Tuesday, April 28, 2015

Not Ready

(December 2014) It is likely to hit 50 degrees here in the not-so-frozen North next

week.  That is good for the installation of the french doors in our dining room, and my cousin’s repair of our outdoor grounded outlet, and replacement of floodlights. That is bad for my bees.

Normally at this point, they would be nicely encased in a robe of snow. That prevents the considerable heat inside from dissipating to the outside.  Their need for food is less when they are crammed into a ball, not moving much.  When it warms up inside the hive, they get more active and move around more, eating.  It means there will be less food in the cold weather when they really need it.  Winters like this, they starve.

I took no honey off them this year, wanting them to live through the winter, so I have done all I can.  When I open them up next week, I may find them to be aggressive and to have “broken cluster.”  They are good bees, and I’d like to have them make it.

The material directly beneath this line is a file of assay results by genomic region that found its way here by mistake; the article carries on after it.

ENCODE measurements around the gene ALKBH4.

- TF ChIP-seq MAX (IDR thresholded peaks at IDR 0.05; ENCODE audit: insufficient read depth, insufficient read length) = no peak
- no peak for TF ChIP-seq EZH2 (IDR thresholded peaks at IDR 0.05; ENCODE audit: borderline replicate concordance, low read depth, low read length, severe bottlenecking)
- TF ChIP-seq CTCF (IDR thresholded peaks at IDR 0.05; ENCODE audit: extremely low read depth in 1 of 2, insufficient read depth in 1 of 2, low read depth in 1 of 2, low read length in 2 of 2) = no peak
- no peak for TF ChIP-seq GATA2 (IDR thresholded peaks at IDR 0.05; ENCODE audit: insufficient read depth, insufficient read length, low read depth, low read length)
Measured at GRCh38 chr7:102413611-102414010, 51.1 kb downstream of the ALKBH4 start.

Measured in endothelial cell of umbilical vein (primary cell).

I’m not ready to lose my first backyard hive to winter.  I already lost one this Spring, possibly because they swarmed, possibly because they drifted.  Possibly because they were poisoned.  This summer I saw unmistakable signs of pesticide poisoning in bees returning to the hive - or rather trying to.  They convulse on hard cool surfaces before dying.  Surfaces like concrete, and pavers.

Also, not ready to lose my new-found cousin.  Spouse to my third cousin, he was a fisherman from Unalaska, and continues to be  a vital presence in the lives of all who love him.  He is one of those forces who clearly only inhabits a physical form, and is not altered by what ever condition that physical form may be subjected to.  

I never finished this post.  All sorts of things sloughed off my plate while we waited for Vern to live his last moments.  Bills, yarn, work, artifacts - many things went missing in the weeks before he died.  I am still recovering them from hidden places.  His widow has moved on and away, living the life she put on hold for so long, under the sea.  I come away with a freezer full of venison, a remote connection to a kindred spirit with whom I share blood and spirit though not a life.  Some one who propels my thoughts about inheritance in eugenic directions that makes me uncomfortable, or perhaps simply more comfortable with supernatural explanations of a few threads of  commonality.

But mostly I am left with a self-absorbed fascination with her - is this what my life would have been without the moderating influence of my life?  

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